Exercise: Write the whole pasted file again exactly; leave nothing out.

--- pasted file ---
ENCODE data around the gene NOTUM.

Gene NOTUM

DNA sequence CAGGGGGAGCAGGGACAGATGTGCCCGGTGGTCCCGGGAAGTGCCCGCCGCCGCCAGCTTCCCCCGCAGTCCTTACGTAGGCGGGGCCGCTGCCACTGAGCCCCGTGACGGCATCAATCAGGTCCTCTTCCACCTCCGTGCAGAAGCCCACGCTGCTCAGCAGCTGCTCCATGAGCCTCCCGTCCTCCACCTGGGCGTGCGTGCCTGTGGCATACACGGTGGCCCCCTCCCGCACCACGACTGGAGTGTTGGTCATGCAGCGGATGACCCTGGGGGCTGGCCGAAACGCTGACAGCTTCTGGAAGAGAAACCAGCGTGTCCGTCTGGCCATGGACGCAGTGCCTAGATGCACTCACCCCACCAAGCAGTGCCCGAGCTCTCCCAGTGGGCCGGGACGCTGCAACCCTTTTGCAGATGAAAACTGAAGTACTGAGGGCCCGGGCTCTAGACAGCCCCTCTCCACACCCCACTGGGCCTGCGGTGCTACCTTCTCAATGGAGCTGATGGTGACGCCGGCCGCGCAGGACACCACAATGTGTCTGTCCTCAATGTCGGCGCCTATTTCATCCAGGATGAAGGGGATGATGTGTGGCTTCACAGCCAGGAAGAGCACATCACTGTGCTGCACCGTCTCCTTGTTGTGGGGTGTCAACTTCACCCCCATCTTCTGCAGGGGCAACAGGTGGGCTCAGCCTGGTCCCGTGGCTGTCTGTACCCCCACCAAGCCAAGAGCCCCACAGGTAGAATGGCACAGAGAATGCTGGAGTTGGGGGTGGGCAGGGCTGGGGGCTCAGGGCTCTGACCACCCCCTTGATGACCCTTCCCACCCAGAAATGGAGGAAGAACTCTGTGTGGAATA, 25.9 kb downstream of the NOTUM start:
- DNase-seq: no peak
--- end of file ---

ENCODE data around the gene NOTUM.

Gene NOTUM

DNA sequence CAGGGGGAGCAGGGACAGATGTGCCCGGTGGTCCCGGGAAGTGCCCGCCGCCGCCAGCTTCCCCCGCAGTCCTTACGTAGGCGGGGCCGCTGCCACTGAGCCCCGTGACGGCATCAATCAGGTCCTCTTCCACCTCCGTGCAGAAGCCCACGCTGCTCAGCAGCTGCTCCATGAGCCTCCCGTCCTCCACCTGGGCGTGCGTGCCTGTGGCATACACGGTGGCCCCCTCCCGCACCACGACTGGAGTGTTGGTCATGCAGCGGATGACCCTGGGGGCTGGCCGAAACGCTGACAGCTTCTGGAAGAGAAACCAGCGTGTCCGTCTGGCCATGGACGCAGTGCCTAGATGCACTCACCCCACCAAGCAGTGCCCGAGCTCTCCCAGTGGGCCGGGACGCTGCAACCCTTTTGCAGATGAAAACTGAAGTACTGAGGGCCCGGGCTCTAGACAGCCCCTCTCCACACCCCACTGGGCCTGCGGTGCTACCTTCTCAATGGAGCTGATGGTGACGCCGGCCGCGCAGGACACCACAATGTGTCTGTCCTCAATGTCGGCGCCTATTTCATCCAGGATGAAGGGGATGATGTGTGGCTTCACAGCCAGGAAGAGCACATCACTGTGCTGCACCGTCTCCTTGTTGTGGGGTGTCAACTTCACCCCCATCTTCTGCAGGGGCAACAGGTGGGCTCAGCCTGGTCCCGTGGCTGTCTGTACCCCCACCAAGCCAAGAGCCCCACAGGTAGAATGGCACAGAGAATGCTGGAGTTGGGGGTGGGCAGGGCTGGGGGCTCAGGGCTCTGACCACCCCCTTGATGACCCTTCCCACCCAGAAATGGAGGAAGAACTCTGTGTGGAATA, 25.9 kb downstream of the NOTUM start:
- DNase-seq: no peak